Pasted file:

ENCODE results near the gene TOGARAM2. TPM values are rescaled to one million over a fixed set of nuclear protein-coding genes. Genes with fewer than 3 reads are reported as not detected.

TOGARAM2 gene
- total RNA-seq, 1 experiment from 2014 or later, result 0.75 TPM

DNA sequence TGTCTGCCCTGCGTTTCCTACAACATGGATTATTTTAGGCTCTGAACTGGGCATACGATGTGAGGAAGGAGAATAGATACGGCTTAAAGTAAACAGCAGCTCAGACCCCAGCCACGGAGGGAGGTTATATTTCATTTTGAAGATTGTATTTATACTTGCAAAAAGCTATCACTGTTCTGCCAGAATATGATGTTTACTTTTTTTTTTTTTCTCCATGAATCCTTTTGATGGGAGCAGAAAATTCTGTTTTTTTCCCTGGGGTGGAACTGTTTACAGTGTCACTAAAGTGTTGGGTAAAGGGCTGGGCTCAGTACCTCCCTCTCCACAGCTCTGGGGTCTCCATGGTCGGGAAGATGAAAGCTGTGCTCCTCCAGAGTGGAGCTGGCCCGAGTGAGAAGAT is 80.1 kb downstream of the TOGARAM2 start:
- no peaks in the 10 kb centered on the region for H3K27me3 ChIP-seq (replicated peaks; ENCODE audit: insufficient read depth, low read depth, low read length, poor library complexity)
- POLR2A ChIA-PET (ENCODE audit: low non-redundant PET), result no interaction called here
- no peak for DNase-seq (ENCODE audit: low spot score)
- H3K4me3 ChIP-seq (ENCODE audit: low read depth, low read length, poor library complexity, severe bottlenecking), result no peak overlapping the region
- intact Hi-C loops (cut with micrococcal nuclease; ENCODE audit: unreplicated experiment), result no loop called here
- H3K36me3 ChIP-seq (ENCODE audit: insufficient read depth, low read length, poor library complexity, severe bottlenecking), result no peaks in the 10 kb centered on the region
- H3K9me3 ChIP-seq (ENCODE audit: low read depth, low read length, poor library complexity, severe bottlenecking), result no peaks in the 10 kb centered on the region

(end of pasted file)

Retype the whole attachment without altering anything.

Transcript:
ENCODE results near the gene TOGARAM2. TPM values are rescaled to one million over a fixed set of nuclear protein-coding genes. Genes with fewer than 3 reads are reported as not detected.

TOGARAM2 gene
- total RNA-seq, 1 experiment from 2014 or later, result 0.75 TPM

DNA sequence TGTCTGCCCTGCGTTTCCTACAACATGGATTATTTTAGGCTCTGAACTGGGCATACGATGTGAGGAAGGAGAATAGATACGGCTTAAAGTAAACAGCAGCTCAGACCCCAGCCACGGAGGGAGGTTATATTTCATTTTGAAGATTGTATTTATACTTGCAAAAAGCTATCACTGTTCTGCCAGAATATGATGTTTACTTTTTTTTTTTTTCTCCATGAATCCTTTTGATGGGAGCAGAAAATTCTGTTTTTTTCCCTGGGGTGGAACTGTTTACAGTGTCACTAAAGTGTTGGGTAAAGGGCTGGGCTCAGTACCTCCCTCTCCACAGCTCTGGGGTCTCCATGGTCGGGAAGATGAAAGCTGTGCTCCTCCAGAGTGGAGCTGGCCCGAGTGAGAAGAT is 80.1 kb downstream of the TOGARAM2 start:
- no peaks in the 10 kb centered on the region for H3K27me3 ChIP-seq (replicated peaks; ENCODE audit: insufficient read depth, low read depth, low read length, poor library complexity)
- POLR2A ChIA-PET (ENCODE audit: low non-redundant PET), result no interaction called here
- no peak for DNase-seq (ENCODE audit: low spot score)
- H3K4me3 ChIP-seq (ENCODE audit: low read depth, low read length, poor library complexity, severe bottlenecking), result no peak overlapping the region
- intact Hi-C loops (cut with micrococcal nuclease; ENCODE audit: unreplicated experiment), result no loop called here
- H3K36me3 ChIP-seq (ENCODE audit: insufficient read depth, low read length, poor library complexity, severe bottlenecking), result no peaks in the 10 kb centered on the region
- H3K9me3 ChIP-seq (ENCODE audit: low read depth, low read length, poor library complexity, severe bottlenecking), result no peaks in the 10 kb centered on the region